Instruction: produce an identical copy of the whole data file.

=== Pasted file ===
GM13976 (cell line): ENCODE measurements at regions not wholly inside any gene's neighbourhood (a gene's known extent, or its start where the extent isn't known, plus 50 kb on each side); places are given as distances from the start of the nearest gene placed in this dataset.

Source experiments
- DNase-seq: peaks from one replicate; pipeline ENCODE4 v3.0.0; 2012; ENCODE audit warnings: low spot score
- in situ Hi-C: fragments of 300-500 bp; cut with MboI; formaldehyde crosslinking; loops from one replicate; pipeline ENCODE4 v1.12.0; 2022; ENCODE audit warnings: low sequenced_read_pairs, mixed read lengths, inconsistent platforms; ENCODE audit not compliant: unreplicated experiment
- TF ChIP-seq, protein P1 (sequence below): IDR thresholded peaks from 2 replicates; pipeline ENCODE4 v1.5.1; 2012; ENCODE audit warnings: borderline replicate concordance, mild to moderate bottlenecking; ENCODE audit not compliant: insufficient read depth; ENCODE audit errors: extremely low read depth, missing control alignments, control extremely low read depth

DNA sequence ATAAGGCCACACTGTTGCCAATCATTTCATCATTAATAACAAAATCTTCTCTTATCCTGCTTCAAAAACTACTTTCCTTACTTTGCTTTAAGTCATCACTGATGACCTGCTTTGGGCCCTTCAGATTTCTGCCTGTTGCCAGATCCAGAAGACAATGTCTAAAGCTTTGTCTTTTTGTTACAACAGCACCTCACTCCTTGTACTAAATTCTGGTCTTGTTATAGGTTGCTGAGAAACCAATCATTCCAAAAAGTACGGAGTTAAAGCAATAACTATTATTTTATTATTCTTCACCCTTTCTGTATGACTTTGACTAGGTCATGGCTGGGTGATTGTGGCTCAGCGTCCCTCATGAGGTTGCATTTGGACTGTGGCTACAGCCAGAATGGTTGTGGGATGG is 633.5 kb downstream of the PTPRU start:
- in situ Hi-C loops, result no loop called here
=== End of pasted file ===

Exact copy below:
GM13976 (cell line): ENCODE measurements at regions not wholly inside any gene's neighbourhood (a gene's known extent, or its start where the extent isn't known, plus 50 kb on each side); places are given as distances from the start of the nearest gene placed in this dataset.

Source experiments
- DNase-seq: peaks from one replicate; pipeline ENCODE4 v3.0.0; 2012; ENCODE audit warnings: low spot score
- in situ Hi-C: fragments of 300-500 bp; cut with MboI; formaldehyde crosslinking; loops from one replicate; pipeline ENCODE4 v1.12.0; 2022; ENCODE audit warnings: low sequenced_read_pairs, mixed read lengths, inconsistent platforms; ENCODE audit not compliant: unreplicated experiment
- TF ChIP-seq, protein P1 (sequence below): IDR thresholded peaks from 2 replicates; pipeline ENCODE4 v1.5.1; 2012; ENCODE audit warnings: borderline replicate concordance, mild to moderate bottlenecking; ENCODE audit not compliant: insufficient read depth; ENCODE audit errors: extremely low read depth, missing control alignments, control extremely low read depth

DNA sequence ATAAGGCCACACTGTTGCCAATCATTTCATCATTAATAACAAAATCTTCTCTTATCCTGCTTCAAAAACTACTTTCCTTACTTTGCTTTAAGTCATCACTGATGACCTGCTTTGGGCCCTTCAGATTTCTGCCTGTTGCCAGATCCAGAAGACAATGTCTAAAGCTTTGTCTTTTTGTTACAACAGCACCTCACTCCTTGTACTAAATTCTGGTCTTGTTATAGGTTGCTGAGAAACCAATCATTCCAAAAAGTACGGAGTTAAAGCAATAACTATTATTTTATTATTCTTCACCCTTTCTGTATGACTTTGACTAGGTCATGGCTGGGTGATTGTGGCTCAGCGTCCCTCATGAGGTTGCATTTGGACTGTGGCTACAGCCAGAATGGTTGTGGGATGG is 633.5 kb downstream of the PTPRU start:
- in situ Hi-C loops, result no loop called here